Bausch Health Cos. owes a group of investment funds more than US$3 billion for stock losses caused by spurious accounting at its predecessor, Valeant Pharmaceuticals, investors suing the company alleged this week.

The payout model used by Bausch to settle related allegations in 2019 shows that at least 22 investors who rejected that deal should collect US$3 billion, according to federal court papers filed July 27 in New Jersey. The investors want the judge overseeing the case to schedule a trial for next year on how much they should get.

The investors accused Bausch of trying to delay a trial, in part so the company can finish a spinoff that strips out its crown jewels and leaves many of its liabilities, including the potential US$3 billion judgment, in a weaker entity that would be unable to pay its debts.

Should Bausch succeed, the investors “will be faced with a claim against a company that has divested some of its most valuable assets and is over-levered,” the group said in their letter to U.S. District Court Judge Michael A. Shipp.


The company disputed the claims about its spinoff and the potential liability.

“Bausch Health’s planned spinoff has no connection to the pending litigation,” the Bridgewater, New Jersey, company said in a statement. “Any suggestion that these cases have greater value than the class action is not true.” The plaintiffs have known about the spinoff for a year and are raising it now merely as a litigation tactic, Bausch said.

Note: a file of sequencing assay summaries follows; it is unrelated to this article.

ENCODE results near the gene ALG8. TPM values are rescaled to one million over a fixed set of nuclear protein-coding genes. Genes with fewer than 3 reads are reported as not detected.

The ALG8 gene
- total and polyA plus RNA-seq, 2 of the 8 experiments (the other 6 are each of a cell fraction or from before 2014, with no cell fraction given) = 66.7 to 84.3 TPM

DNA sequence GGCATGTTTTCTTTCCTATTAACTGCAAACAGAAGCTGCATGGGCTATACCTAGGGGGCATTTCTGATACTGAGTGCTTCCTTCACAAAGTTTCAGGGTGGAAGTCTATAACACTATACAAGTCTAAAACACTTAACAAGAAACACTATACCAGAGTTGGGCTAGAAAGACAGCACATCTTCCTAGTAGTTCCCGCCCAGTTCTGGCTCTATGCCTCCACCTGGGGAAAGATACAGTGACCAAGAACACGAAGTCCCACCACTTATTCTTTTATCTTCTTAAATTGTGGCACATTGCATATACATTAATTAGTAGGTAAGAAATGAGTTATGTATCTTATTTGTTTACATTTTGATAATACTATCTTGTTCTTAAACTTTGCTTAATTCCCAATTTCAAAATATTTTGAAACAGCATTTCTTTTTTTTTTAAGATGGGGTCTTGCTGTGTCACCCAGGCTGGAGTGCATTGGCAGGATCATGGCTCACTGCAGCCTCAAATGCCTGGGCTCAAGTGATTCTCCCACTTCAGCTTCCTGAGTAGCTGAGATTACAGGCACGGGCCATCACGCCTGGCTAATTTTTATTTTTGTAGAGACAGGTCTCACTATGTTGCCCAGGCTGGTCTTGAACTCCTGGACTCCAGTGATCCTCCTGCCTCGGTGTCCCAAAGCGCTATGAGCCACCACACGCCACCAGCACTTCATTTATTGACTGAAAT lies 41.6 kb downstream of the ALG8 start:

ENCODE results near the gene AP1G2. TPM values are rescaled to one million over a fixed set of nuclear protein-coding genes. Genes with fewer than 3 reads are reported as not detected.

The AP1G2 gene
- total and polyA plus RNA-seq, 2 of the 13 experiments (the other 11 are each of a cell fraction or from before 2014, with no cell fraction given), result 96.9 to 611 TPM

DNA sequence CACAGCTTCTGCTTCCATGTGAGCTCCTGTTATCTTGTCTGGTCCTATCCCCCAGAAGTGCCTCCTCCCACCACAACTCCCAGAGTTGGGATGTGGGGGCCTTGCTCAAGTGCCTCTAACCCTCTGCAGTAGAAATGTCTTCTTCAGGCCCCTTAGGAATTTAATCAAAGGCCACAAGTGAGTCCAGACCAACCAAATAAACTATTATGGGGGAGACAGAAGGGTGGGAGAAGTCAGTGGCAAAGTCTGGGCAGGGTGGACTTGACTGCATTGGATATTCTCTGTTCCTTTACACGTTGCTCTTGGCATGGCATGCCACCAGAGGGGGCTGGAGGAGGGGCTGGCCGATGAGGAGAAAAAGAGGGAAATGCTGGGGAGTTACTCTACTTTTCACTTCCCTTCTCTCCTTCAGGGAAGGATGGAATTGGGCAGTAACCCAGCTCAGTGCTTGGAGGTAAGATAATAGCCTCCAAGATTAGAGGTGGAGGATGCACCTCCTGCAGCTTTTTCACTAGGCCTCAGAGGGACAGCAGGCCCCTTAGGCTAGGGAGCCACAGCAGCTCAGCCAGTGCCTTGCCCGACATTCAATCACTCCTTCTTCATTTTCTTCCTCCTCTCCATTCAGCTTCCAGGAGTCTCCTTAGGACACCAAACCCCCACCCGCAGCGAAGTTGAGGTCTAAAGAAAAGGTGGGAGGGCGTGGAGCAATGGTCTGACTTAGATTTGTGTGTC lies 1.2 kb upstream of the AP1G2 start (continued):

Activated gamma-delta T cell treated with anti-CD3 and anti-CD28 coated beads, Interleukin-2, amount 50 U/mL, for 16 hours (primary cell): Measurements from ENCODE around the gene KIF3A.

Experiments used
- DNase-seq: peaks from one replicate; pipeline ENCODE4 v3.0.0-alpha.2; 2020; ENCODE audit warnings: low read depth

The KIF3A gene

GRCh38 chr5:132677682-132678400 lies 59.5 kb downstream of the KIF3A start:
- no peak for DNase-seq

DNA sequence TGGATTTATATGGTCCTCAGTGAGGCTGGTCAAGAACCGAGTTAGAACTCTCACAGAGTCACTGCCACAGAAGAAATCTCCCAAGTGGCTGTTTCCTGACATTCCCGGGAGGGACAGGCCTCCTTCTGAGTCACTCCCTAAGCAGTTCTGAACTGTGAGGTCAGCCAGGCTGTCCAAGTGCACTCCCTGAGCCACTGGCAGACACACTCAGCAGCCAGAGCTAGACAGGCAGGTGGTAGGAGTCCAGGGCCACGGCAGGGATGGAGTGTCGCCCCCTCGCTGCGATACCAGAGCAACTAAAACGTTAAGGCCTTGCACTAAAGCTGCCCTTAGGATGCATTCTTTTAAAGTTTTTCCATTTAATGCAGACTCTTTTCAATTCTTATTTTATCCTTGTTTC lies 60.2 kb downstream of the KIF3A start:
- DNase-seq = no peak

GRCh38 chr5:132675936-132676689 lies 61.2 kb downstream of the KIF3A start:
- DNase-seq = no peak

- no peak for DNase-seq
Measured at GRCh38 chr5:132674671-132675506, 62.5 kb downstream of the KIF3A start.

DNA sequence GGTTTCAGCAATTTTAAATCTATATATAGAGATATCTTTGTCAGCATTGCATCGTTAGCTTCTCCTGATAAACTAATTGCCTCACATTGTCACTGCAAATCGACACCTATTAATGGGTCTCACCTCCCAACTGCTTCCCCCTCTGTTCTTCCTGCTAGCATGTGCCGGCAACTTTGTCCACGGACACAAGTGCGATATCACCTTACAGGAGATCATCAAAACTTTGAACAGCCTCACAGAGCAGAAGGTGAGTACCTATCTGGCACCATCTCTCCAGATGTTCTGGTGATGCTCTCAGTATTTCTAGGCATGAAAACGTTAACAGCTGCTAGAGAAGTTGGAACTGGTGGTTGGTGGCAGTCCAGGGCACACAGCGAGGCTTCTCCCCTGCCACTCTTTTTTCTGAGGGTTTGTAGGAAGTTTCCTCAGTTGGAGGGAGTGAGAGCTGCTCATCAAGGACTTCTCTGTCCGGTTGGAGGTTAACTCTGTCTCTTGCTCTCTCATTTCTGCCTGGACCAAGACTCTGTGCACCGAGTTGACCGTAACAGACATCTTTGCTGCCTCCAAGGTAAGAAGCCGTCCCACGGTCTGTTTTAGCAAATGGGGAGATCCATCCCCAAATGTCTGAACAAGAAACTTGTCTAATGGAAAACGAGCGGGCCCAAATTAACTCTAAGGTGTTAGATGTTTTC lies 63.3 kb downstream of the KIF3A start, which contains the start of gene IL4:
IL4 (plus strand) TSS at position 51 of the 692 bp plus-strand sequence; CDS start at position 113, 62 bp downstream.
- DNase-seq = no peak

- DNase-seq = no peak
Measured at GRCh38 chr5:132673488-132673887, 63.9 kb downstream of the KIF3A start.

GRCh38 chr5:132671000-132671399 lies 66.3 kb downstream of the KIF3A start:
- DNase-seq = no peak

In a court filing Friday, Bausch Health called the US$3 billion claim “wildly overstated and not reflective of any real-world potential exposure.”

Formerly known as Valeant Pharmaceuticals International Inc., Bausch Health previously settled claims for US$1.21 billion that it misled investors about the company’s financial performance. In several related lawsuits, investors accused Valeant of deceptive business practices, including price gouging and a kickback scheme that led to the conviction of a former executive on bribery charges in 2018.

Some shareholders including USAA Mutual Funds Trust and Northwestern Mutual Life Insurance opted out of the class-action settlement and are pursuing their claims separately.


Bausch Health said last August it would spin off its cash-rich eye-care unit, which operates under the Bausch + Lomb brand, and operate it as an independent, publicly traded company, leaving a weaker, debt-laden pharmaceutical company behind.

In May, it laid out projected financials for the two units and said Chief Executive Officer Joseph Papa and Chief Financial Officer Sam Eldessouky would move over to Bausch + Lomb upon separation of the business. The company also evaluated selling the eye-care business instead of spinning it off, Bloomberg reported in April.

Valeant became infamous on Wall Street for raising prices on drugs, a practice that drew scrutiny of its business practices. Under the leadership of former CEO J. Michael Pearson, Valeant was shown to have acquired drugs and then raised prices as much as 500 per cent. The company was also accused of booking misleading revenue growth that was based on sales to Philidor, a mail-order pharmacy Valeant helped establish, fund and subsidize.